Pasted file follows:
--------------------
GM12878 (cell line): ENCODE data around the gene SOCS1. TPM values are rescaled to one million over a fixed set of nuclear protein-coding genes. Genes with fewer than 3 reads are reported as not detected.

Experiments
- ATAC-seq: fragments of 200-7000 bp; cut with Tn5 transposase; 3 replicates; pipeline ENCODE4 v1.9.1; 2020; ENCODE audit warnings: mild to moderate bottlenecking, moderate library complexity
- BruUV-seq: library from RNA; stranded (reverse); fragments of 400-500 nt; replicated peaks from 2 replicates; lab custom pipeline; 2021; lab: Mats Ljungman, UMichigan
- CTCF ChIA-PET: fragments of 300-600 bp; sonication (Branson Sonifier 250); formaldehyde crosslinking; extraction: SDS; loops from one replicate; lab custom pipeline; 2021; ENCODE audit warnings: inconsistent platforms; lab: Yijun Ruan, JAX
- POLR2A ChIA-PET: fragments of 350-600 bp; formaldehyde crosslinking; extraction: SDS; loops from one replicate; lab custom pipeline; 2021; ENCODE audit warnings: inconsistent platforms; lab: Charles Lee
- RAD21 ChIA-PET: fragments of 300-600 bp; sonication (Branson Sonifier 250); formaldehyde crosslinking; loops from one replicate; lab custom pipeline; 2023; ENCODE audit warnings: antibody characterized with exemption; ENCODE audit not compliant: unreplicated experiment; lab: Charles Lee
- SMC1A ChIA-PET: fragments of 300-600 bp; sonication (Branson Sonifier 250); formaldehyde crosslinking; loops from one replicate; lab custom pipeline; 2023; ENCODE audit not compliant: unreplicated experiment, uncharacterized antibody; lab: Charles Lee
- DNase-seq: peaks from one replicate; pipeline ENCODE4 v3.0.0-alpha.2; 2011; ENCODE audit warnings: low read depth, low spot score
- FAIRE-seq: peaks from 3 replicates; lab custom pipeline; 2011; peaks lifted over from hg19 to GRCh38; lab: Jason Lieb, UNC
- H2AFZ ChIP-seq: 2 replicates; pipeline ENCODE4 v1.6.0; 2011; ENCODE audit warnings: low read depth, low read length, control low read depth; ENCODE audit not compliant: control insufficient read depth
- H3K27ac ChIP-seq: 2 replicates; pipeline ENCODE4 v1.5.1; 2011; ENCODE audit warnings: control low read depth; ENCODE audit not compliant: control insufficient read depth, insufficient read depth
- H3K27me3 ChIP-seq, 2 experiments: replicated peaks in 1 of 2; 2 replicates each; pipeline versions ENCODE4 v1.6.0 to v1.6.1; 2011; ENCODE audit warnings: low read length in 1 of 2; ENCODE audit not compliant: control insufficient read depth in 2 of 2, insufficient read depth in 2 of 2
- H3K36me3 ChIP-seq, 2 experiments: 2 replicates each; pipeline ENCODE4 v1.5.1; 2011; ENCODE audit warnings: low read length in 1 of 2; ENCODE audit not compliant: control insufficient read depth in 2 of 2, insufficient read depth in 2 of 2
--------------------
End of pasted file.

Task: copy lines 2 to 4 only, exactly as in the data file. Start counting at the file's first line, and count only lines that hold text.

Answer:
Experiments
- ATAC-seq: fragments of 200-7000 bp; cut with Tn5 transposase; 3 replicates; pipeline ENCODE4 v1.9.1; 2020; ENCODE audit warnings: mild to moderate bottlenecking, moderate library complexity
- BruUV-seq: library from RNA; stranded (reverse); fragments of 400-500 nt; replicated peaks from 2 replicates; lab custom pipeline; 2021; lab: Mats Ljungman, UMichigan